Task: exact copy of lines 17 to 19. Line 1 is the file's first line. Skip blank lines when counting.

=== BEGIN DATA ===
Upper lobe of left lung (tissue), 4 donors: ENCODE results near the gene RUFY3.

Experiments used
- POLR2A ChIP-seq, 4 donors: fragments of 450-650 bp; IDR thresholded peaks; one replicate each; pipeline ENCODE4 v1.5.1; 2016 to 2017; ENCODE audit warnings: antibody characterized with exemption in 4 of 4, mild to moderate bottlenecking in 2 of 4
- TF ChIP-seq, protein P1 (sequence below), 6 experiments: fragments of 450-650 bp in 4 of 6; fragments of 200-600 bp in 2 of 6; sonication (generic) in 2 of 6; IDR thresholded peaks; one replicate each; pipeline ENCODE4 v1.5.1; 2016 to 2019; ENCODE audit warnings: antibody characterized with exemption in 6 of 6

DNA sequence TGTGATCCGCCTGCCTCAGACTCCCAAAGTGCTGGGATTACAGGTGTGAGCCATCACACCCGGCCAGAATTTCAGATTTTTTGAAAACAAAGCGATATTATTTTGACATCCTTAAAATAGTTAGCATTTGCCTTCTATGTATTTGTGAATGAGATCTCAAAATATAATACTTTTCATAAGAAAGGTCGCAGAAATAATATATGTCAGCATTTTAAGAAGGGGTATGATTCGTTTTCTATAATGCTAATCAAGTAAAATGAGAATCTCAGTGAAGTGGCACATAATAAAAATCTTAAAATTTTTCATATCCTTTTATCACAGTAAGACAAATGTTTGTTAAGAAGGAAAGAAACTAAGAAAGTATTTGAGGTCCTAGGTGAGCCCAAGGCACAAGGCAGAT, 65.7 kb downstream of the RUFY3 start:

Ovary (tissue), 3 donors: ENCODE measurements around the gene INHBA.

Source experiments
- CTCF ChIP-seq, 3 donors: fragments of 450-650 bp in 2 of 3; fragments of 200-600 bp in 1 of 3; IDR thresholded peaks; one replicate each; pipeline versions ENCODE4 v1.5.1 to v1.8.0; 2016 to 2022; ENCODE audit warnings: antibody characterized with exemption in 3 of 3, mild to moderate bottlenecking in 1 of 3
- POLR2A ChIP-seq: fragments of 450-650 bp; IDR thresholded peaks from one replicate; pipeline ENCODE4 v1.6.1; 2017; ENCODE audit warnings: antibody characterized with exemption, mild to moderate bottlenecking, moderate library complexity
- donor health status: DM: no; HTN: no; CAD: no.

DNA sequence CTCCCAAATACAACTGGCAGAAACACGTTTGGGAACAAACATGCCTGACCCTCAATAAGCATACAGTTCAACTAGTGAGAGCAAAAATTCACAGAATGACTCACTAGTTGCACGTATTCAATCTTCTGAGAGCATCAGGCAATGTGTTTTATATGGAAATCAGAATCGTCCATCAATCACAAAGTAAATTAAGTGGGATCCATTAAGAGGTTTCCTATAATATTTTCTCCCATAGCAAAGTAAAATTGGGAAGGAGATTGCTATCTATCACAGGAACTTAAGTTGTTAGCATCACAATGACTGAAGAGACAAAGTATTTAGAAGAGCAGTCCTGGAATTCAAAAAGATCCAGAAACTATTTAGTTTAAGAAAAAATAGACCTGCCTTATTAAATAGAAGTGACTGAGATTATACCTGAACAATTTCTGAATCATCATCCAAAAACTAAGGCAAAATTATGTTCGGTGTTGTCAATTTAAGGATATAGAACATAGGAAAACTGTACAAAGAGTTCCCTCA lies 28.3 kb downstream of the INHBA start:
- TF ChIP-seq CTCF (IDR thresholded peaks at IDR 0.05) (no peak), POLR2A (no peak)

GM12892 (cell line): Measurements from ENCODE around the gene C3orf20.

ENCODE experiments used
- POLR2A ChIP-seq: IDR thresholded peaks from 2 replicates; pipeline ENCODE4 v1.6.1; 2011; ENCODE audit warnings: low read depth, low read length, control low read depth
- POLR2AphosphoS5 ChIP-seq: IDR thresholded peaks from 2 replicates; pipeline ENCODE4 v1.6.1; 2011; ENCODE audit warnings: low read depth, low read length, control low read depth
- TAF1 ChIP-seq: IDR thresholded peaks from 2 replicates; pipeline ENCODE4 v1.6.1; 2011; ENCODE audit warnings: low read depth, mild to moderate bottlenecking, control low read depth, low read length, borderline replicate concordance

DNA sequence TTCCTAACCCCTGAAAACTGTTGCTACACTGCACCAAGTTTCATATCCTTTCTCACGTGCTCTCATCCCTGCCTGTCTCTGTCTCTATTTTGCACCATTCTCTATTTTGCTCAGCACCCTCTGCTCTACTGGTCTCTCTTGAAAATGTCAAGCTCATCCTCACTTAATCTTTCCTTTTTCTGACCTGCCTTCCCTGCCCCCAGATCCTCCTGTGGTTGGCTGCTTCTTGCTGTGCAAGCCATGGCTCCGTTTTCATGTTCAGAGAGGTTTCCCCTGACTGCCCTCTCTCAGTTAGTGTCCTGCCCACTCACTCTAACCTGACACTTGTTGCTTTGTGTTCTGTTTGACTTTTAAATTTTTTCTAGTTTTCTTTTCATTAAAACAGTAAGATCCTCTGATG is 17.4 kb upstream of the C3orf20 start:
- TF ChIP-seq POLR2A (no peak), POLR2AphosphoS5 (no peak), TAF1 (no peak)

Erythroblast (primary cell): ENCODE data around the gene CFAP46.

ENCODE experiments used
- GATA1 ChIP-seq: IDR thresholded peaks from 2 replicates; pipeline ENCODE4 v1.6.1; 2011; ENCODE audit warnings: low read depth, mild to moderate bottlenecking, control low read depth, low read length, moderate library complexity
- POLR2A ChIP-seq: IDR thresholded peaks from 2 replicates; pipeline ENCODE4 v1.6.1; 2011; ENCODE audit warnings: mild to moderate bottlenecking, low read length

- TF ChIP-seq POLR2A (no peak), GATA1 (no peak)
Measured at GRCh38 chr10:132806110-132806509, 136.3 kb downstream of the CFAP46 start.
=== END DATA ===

- TAF1 ChIP-seq: IDR thresholded peaks from 2 replicates; pipeline ENCODE4 v1.6.1; 2011; ENCODE audit warnings: low read depth, mild to moderate bottlenecking, control low read depth, low read length, borderline replicate concordance

DNA sequence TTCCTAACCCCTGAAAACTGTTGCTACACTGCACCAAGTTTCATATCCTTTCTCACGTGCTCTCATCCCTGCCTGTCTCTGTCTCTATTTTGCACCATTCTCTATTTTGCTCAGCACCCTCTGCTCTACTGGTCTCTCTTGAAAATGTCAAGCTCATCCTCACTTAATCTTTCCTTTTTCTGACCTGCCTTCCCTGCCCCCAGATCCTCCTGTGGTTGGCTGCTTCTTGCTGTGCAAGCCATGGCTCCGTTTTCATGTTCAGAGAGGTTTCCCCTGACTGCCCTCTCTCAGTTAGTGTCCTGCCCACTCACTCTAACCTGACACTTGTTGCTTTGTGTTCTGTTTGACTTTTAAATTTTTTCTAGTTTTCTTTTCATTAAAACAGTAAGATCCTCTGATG is 17.4 kb upstream of the C3orf20 start:
- TF ChIP-seq POLR2A (no peak), POLR2AphosphoS5 (no peak), TAF1 (no peak)